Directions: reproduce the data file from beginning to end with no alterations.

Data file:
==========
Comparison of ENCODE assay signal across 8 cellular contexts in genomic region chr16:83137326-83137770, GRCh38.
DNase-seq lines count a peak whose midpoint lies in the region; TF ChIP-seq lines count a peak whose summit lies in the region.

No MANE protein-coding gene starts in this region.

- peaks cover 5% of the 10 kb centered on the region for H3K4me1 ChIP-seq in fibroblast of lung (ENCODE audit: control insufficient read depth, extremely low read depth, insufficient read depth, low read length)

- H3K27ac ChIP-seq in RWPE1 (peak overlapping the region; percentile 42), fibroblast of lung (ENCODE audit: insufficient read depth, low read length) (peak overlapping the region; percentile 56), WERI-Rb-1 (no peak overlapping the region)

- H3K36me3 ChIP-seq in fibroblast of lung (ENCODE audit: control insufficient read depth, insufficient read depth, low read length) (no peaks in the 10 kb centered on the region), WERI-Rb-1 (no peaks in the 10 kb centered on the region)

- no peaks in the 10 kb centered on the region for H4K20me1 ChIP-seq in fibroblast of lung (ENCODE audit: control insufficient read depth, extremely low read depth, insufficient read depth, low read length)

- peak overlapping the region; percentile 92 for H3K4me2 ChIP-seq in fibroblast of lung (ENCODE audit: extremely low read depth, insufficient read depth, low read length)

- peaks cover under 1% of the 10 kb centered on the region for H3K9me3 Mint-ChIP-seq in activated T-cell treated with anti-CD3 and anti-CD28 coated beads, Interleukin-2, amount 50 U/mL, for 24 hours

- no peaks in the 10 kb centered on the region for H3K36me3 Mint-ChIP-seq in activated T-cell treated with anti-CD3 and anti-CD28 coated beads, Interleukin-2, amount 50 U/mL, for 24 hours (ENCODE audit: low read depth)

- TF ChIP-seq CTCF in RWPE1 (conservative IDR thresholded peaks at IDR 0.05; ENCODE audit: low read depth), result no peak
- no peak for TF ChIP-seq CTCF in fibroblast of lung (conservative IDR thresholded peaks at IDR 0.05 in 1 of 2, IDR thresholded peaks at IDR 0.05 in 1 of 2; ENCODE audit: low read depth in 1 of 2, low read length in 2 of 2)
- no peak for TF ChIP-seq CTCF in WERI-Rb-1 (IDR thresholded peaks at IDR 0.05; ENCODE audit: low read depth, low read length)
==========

Comparison of ENCODE assay signal across 8 cellular contexts in genomic region chr16:83137326-83137770, GRCh38.
DNase-seq lines count a peak whose midpoint lies in the region; TF ChIP-seq lines count a peak whose summit lies in the region.

No MANE protein-coding gene starts in this region.

- peaks cover 5% of the 10 kb centered on the region for H3K4me1 ChIP-seq in fibroblast of lung (ENCODE audit: control insufficient read depth, extremely low read depth, insufficient read depth, low read length)

- H3K27ac ChIP-seq in RWPE1 (peak overlapping the region; percentile 42), fibroblast of lung (ENCODE audit: insufficient read depth, low read length) (peak overlapping the region; percentile 56), WERI-Rb-1 (no peak overlapping the region)

- H3K36me3 ChIP-seq in fibroblast of lung (ENCODE audit: control insufficient read depth, insufficient read depth, low read length) (no peaks in the 10 kb centered on the region), WERI-Rb-1 (no peaks in the 10 kb centered on the region)

- no peaks in the 10 kb centered on the region for H4K20me1 ChIP-seq in fibroblast of lung (ENCODE audit: control insufficient read depth, extremely low read depth, insufficient read depth, low read length)

- peak overlapping the region; percentile 92 for H3K4me2 ChIP-seq in fibroblast of lung (ENCODE audit: extremely low read depth, insufficient read depth, low read length)

- peaks cover under 1% of the 10 kb centered on the region for H3K9me3 Mint-ChIP-seq in activated T-cell treated with anti-CD3 and anti-CD28 coated beads, Interleukin-2, amount 50 U/mL, for 24 hours

- no peaks in the 10 kb centered on the region for H3K36me3 Mint-ChIP-seq in activated T-cell treated with anti-CD3 and anti-CD28 coated beads, Interleukin-2, amount 50 U/mL, for 24 hours (ENCODE audit: low read depth)

- TF ChIP-seq CTCF in RWPE1 (conservative IDR thresholded peaks at IDR 0.05; ENCODE audit: low read depth), result no peak
- no peak for TF ChIP-seq CTCF in fibroblast of lung (conservative IDR thresholded peaks at IDR 0.05 in 1 of 2, IDR thresholded peaks at IDR 0.05 in 1 of 2; ENCODE audit: low read depth in 1 of 2, low read length in 2 of 2)
- no peak for TF ChIP-seq CTCF in WERI-Rb-1 (IDR thresholded peaks at IDR 0.05; ENCODE audit: low read depth, low read length)